Yes. But the problem is that younger people are much more
likely to be renting which makes DIY rather harder for them.
Certainly some of them are into DIY, most obviously with the fringe
loons that make their houses entirely out of scrap they can find.
It must present an interesting conflict for many a green... on the one
hand it is a very good fit with the political ideology, and yet on the
other the knowledge requirements and attention to detail required are
likely to be counter to the (lack of) thought process that makes much
green policy seem even plausible in the first place.
Very true with some.
Have a pal who is into 'green' Replaced his Mini which he'd bought new and
had done few miles (9,000 in 3 years) with an electric Smart car. Claiming
it will save money as well as the planet. It's one of these where you rent
the battery. The total cost per mile of his motoring must be horrendous.
But tries to wind me up about my gas guzzling ancient Rover. ;-)
*Whatever kind of look you were going for, you missed.
Dave Plowman email@example.com London SW
Lol! I've always thought that BMW's use of "Mini" for their monstrosity
should be considered an infringement under the Trades Description Act.
And, as far as I can see, with each revised model they are getting
bigger and bigger.
Mind you, have you seen a Fiat 500 recently?!
I had one a bit like that (PKX 886M). Sold it in 1985 IIRC.
Used to see it for a couple of years afterwards, gradually
growing extra fog lights, walnut dashboard, coach lines, etc.
Owner probably got up one morning to find a pile of rust on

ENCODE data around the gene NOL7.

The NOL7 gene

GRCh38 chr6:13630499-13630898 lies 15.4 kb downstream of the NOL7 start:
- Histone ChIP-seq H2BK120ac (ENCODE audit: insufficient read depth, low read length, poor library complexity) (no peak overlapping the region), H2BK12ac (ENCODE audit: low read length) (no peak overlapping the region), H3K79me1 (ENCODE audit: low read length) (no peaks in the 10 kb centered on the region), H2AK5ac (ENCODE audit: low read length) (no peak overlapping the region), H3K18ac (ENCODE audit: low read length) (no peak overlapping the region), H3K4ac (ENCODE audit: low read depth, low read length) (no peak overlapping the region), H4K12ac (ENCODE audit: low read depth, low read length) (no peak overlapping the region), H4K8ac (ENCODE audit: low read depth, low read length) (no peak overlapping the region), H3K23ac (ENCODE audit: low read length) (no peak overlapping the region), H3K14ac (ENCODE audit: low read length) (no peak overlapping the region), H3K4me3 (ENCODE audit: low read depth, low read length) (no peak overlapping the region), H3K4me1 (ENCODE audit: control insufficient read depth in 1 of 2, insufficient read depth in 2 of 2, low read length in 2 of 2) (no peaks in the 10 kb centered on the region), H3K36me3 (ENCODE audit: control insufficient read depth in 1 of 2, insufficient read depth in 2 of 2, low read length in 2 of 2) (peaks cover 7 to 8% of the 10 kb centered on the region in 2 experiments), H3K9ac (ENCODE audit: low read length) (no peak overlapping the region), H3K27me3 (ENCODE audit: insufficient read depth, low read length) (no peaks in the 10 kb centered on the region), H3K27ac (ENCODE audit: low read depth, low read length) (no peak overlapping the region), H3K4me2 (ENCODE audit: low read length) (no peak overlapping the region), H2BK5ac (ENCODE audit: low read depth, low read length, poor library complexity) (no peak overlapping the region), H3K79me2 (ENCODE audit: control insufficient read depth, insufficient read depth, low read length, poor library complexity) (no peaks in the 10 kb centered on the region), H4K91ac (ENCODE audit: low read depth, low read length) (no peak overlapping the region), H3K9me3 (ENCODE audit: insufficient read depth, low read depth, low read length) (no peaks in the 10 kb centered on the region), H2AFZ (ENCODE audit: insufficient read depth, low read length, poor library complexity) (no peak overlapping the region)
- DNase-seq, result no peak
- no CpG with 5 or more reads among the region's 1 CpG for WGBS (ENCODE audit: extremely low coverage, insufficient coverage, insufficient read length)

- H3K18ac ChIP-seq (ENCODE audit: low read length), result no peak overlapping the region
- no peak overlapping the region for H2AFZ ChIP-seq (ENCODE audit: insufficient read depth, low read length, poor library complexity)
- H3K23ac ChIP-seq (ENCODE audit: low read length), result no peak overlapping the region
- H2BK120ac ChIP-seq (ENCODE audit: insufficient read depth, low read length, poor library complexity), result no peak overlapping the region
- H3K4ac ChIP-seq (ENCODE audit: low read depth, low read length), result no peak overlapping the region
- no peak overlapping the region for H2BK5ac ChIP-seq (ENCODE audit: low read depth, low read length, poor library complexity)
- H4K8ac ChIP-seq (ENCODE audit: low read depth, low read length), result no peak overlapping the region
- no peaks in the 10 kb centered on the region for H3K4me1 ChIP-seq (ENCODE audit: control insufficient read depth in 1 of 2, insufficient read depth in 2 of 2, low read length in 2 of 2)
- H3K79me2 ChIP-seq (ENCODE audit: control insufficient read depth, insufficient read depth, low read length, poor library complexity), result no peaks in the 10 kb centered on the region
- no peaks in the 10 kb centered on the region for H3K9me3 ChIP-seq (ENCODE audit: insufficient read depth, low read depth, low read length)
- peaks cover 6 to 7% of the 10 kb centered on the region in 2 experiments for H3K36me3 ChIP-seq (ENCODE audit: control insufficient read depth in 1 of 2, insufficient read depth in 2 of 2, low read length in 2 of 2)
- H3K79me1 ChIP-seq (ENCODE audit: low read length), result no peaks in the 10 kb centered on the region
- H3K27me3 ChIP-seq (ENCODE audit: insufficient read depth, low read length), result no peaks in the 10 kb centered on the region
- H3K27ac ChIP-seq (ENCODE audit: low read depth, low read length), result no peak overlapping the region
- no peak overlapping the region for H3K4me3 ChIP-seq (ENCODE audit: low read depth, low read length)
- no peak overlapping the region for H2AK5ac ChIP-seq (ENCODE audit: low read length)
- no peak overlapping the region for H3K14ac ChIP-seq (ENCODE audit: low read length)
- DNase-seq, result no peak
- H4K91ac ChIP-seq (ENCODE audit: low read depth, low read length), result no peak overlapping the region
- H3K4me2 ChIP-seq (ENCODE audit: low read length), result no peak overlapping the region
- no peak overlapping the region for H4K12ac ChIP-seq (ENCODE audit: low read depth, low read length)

the driveway, topped off with walnut panel and chrome fog
Parents had one many years before in British Racing green,
with sliding windows and pull-cord door openers. (ABL 270B)
[email address is not usable -- followup in the newsgroup]
As far as repairing goods is concerned, the whole point of mass production
certainly since the Industrial Revolutiin is to manufacture and assemble
all goods as far as possible by machine with as little labour input as
possible. As its this that makes goods so cheap in the first place.
Given economies of scale and labour costs its usually far more economic
to manufacture a new item from scratch than it is to train up technicians
to disassemble, diagnose and repair faults, maintain an inventory of spares
etc.Especially when new models might be introduced on an annual
In larger items such as cars these are often broken down into
sub-assemblies, headlights etc which need to be replaced
entirely and are imposible to repair.
Although this may be wastful of material, overall the cost saving in
labour is probably far greater than any labour costs incurred in sourcing
new material. For the present at least
This really is old stuff; going all the way back to Vance Packard and
the "Waste Makers" in the 50's/60's.
So which particular knowledge requirements and attention
to detail are you suggesting might reasonable be subsituted for
say an injection moulding machine or a numerically controlled lathe ?
With modern moulded composition soles i.e around 90%
of Clarks shoes nowadays, never mind the cheap end of
the market, proper repair is impossible as they're
made as a unit.
Traditional shoes with leather shoes can still be
repaired and there are plenty of cobblers around
if you know where to look.
Many of the kiosks appear to specialise in repairing
heels on women's shoes.
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